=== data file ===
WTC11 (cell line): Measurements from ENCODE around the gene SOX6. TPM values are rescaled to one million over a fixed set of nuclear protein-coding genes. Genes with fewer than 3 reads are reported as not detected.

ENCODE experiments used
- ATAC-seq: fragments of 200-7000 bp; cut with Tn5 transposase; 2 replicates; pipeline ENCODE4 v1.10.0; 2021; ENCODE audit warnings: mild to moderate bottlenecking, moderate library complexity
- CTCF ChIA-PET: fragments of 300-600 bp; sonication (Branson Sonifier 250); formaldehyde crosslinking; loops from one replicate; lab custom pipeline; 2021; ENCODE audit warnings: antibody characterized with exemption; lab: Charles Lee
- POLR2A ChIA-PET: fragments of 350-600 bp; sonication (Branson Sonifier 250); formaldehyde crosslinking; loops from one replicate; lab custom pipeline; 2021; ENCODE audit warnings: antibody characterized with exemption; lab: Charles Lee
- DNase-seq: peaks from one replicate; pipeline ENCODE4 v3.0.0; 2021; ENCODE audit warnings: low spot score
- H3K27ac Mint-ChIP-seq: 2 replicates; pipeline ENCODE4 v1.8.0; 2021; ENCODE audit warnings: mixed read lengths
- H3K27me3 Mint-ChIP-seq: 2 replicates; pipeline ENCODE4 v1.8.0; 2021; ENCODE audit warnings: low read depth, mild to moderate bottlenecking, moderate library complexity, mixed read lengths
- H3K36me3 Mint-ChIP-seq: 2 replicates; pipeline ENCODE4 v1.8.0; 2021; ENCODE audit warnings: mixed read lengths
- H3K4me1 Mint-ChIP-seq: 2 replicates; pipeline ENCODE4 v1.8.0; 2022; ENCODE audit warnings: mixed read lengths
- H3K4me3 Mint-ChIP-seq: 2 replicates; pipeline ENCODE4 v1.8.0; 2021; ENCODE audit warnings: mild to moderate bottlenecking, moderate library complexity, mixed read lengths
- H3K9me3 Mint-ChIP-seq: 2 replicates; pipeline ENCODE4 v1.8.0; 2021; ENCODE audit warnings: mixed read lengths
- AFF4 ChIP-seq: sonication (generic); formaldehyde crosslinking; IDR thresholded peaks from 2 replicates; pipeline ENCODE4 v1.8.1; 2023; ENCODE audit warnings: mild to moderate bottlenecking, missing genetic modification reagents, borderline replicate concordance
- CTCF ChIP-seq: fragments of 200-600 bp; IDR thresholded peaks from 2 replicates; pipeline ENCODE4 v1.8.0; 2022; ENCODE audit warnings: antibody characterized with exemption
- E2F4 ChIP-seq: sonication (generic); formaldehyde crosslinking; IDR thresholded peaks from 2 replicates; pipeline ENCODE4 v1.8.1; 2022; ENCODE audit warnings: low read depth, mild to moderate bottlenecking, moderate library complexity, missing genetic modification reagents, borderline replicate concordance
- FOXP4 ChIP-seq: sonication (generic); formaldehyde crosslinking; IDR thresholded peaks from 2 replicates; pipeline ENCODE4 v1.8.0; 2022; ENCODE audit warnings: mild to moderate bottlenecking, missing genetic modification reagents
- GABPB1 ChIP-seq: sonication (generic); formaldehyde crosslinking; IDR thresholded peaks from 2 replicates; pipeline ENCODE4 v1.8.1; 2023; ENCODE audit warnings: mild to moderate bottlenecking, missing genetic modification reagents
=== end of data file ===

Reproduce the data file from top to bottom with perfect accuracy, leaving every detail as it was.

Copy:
WTC11 (cell line): Measurements from ENCODE around the gene SOX6. TPM values are rescaled to one million over a fixed set of nuclear protein-coding genes. Genes with fewer than 3 reads are reported as not detected.

ENCODE experiments used
- ATAC-seq: fragments of 200-7000 bp; cut with Tn5 transposase; 2 replicates; pipeline ENCODE4 v1.10.0; 2021; ENCODE audit warnings: mild to moderate bottlenecking, moderate library complexity
- CTCF ChIA-PET: fragments of 300-600 bp; sonication (Branson Sonifier 250); formaldehyde crosslinking; loops from one replicate; lab custom pipeline; 2021; ENCODE audit warnings: antibody characterized with exemption; lab: Charles Lee
- POLR2A ChIA-PET: fragments of 350-600 bp; sonication (Branson Sonifier 250); formaldehyde crosslinking; loops from one replicate; lab custom pipeline; 2021; ENCODE audit warnings: antibody characterized with exemption; lab: Charles Lee
- DNase-seq: peaks from one replicate; pipeline ENCODE4 v3.0.0; 2021; ENCODE audit warnings: low spot score
- H3K27ac Mint-ChIP-seq: 2 replicates; pipeline ENCODE4 v1.8.0; 2021; ENCODE audit warnings: mixed read lengths
- H3K27me3 Mint-ChIP-seq: 2 replicates; pipeline ENCODE4 v1.8.0; 2021; ENCODE audit warnings: low read depth, mild to moderate bottlenecking, moderate library complexity, mixed read lengths
- H3K36me3 Mint-ChIP-seq: 2 replicates; pipeline ENCODE4 v1.8.0; 2021; ENCODE audit warnings: mixed read lengths
- H3K4me1 Mint-ChIP-seq: 2 replicates; pipeline ENCODE4 v1.8.0; 2022; ENCODE audit warnings: mixed read lengths
- H3K4me3 Mint-ChIP-seq: 2 replicates; pipeline ENCODE4 v1.8.0; 2021; ENCODE audit warnings: mild to moderate bottlenecking, moderate library complexity, mixed read lengths
- H3K9me3 Mint-ChIP-seq: 2 replicates; pipeline ENCODE4 v1.8.0; 2021; ENCODE audit warnings: mixed read lengths
- AFF4 ChIP-seq: sonication (generic); formaldehyde crosslinking; IDR thresholded peaks from 2 replicates; pipeline ENCODE4 v1.8.1; 2023; ENCODE audit warnings: mild to moderate bottlenecking, missing genetic modification reagents, borderline replicate concordance
- CTCF ChIP-seq: fragments of 200-600 bp; IDR thresholded peaks from 2 replicates; pipeline ENCODE4 v1.8.0; 2022; ENCODE audit warnings: antibody characterized with exemption
- E2F4 ChIP-seq: sonication (generic); formaldehyde crosslinking; IDR thresholded peaks from 2 replicates; pipeline ENCODE4 v1.8.1; 2022; ENCODE audit warnings: low read depth, mild to moderate bottlenecking, moderate library complexity, missing genetic modification reagents, borderline replicate concordance
- FOXP4 ChIP-seq: sonication (generic); formaldehyde crosslinking; IDR thresholded peaks from 2 replicates; pipeline ENCODE4 v1.8.0; 2022; ENCODE audit warnings: mild to moderate bottlenecking, missing genetic modification reagents
- GABPB1 ChIP-seq: sonication (generic); formaldehyde crosslinking; IDR thresholded peaks from 2 replicates; pipeline ENCODE4 v1.8.1; 2023; ENCODE audit warnings: mild to moderate bottlenecking, missing genetic modification reagents